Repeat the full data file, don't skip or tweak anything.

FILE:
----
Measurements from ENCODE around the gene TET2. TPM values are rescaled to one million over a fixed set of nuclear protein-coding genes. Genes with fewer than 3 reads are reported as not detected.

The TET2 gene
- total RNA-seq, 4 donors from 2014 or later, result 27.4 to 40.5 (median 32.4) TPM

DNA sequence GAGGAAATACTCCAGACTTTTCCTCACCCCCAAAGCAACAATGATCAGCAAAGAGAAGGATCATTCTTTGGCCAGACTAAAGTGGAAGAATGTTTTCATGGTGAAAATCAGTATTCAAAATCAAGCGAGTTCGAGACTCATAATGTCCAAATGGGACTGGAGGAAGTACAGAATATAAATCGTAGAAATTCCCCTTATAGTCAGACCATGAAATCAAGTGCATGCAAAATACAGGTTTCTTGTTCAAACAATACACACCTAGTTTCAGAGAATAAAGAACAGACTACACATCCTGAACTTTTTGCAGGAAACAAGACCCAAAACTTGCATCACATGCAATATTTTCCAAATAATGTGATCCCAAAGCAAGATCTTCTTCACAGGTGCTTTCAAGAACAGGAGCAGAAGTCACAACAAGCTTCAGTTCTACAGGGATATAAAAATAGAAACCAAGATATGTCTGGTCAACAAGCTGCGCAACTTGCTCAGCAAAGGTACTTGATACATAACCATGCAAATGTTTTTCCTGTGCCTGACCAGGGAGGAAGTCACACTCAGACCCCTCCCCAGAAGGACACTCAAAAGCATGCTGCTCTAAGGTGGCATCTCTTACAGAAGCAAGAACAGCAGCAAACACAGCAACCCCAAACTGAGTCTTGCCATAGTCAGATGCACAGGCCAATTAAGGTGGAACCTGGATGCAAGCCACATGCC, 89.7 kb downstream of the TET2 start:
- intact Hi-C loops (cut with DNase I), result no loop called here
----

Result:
Measurements from ENCODE around the gene TET2. TPM values are rescaled to one million over a fixed set of nuclear protein-coding genes. Genes with fewer than 3 reads are reported as not detected.

The TET2 gene
- total RNA-seq, 4 donors from 2014 or later, result 27.4 to 40.5 (median 32.4) TPM

DNA sequence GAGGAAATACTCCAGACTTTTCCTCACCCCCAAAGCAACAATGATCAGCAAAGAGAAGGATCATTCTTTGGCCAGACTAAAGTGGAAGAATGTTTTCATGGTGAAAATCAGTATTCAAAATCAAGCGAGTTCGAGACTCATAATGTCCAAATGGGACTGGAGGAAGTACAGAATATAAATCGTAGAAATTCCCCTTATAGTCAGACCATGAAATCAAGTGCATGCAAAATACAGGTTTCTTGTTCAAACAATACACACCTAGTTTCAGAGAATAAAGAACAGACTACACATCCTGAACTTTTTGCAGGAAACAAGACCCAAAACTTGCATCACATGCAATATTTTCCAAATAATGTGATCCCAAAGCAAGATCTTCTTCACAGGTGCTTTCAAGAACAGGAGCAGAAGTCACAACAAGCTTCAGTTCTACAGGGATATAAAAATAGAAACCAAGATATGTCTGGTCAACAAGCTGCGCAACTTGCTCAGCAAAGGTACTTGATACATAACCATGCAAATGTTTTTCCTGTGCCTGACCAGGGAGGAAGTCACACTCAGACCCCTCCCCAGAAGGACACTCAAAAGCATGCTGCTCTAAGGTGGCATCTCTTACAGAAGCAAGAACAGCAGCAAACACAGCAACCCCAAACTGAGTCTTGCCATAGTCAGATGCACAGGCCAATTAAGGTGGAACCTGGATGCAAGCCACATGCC, 89.7 kb downstream of the TET2 start:
- intact Hi-C loops (cut with DNase I), result no loop called here